Monday, November 26, 2012


Halloween was a blast this year.  We enjoyed a trip to the mall, Ensign Toyota, and then stayed at home and greeted trick or treaters.  My two little dragons had a blast and ate WAY too much candy!  Oh how I love these little people.

Thursday, November 8, 2012

Guest Blogger: Coping with My Wife's Cancer

This is unusal for me, but I had a gentleman approach me about having a guest blogger. He paints an interesting perspective as a spouse of someone with cancer.  Without further adieu, a guest post from Cameron Von St. James:

Coping with My Wife's Cancer

Although my wife, Heather, knows that it was difficult for me, I have only told her the details once of how I coped with caring for her following her mesothelioma diagnosis. Perhaps this information will help her, and anyone else going through a similar situation, understand more.

Our only daughter, Lily, was born three months before we learned of my wife’s difficult diagnosis. It was hard for us to transition from a time of such joy to one of such insecurity and fear. I was shocked when the doctors told us that Heather had mesothelioma, and I was completely overwhelmed.

However, the doctors almost immediately began questioning us about future treatment options, effectively leading me to thoughts that were more constructive. This was just one of the many times that I was forced to make incredibly difficult choices with my wife even as we faced incredible emotional upheaval.

My first emotions were extreme and difficult to control. I found myself becoming angry quite often. In fact, many times I had difficulty expressing myself without using profanities. With time, I learned how to control my anger and dismay because I knew that my wife and daughter needed me to be an unyielding anchor for them. Instead of showing Heather my doubts and insecurities, I practiced being confident and hopeful despite my difficulties.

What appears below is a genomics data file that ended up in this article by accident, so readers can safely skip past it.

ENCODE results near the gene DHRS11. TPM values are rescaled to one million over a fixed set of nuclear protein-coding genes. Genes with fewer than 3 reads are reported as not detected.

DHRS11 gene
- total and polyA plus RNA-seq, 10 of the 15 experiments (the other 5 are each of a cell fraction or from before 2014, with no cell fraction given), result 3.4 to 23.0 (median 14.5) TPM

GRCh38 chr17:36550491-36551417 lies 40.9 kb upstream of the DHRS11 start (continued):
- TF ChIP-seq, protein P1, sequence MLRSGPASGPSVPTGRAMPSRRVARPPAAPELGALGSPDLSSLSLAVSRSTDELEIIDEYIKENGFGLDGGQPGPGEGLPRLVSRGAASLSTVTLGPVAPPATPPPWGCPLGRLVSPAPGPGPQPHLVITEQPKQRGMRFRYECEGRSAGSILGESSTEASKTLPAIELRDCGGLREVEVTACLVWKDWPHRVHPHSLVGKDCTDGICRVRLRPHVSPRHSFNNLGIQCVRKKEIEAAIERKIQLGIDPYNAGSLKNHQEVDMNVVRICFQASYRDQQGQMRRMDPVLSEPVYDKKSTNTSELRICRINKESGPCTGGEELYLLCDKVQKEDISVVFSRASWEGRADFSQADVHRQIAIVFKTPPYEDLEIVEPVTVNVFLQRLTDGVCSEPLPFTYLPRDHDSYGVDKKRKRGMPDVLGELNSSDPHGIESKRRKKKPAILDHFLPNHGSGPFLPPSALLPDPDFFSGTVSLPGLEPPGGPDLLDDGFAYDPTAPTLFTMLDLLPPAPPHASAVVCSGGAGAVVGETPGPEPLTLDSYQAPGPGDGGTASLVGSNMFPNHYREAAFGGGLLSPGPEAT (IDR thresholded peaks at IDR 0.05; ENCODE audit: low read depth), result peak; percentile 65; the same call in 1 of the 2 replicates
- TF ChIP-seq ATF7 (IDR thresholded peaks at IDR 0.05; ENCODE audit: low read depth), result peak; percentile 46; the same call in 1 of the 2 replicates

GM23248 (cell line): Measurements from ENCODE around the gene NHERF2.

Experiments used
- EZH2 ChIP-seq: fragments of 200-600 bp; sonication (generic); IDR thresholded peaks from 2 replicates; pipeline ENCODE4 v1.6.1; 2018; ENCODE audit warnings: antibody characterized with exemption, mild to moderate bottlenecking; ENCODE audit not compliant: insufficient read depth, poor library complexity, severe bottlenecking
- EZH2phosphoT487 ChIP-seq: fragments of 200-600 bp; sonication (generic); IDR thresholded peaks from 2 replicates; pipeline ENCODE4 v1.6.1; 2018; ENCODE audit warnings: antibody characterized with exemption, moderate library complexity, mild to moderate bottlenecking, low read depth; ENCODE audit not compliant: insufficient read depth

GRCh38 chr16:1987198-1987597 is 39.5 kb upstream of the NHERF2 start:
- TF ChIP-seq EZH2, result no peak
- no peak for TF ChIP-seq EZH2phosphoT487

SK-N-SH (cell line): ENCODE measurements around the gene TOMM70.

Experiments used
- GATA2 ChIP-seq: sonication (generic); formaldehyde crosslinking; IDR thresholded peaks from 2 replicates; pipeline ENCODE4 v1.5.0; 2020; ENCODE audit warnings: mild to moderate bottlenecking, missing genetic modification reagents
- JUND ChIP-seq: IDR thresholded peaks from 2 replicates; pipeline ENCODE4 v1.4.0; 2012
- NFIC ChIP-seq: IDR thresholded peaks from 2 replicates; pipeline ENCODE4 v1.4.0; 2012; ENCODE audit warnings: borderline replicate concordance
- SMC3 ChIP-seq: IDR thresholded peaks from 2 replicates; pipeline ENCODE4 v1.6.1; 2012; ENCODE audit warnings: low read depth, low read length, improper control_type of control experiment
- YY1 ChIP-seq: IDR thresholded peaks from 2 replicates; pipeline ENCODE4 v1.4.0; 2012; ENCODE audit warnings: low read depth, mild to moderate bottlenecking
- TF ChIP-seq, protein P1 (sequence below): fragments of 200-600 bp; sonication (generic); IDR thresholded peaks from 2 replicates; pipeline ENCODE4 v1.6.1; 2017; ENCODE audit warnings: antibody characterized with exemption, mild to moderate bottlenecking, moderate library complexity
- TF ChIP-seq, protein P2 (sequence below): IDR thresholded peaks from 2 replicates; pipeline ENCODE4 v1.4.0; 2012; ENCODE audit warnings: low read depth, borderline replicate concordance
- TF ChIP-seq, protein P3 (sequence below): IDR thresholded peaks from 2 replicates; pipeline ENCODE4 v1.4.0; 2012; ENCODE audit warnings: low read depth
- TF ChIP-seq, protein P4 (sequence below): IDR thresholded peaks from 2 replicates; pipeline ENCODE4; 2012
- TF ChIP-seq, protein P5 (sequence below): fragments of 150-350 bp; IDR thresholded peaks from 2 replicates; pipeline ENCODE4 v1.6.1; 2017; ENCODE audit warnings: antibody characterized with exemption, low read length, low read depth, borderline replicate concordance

Many times, it was difficult to find the time that I needed to accomplish everything at work and around the house. Learning to tackle the most important needs first was a huge accomplishment. I also realized that I needed to accept the offers of help that I was receiving from family and friends. Looking back, I have no idea how we would have survived these days without their help.

Heather has said that she does not know how I coped during what I consider to have been the hardest two months of my life. Immediately after her surgery, Heather went to stay with her parents in South Dakota, who had already been caring for Lily. During this time, Heather focused on recuperating and preparing for her next round of mesothelioma treatments. However, I was only able to visit them once.

Visiting them involved an 11-hour drive. I began on a Friday night after work, despite a snowstorm, and was forced to sleep in my car for several hours while waiting for snowplows to clear the roads. After a brief visit on Saturday and Sunday morning, I had to return home for work on Monday.

Although being so far away from my family for two months was quite trying, I feel that it was necessary in order for me to continue to work while Heather and Lily received the care that they needed. This is just one example of the many difficult decisions that I was forced to make. However, I am very glad that we still retained the ability to make these decisions during this time.

There are two main things I learned after Heather’s mesothelioma diagnosis. The first was to accept offers of help from family and friends; the second was to be grateful for the ability to make decisions, no matter how difficult they may be. Through all of our struggles, Heather is still here and still healthy over six years later. I hope that our story can be a source of hope and help to those currently battling cancer.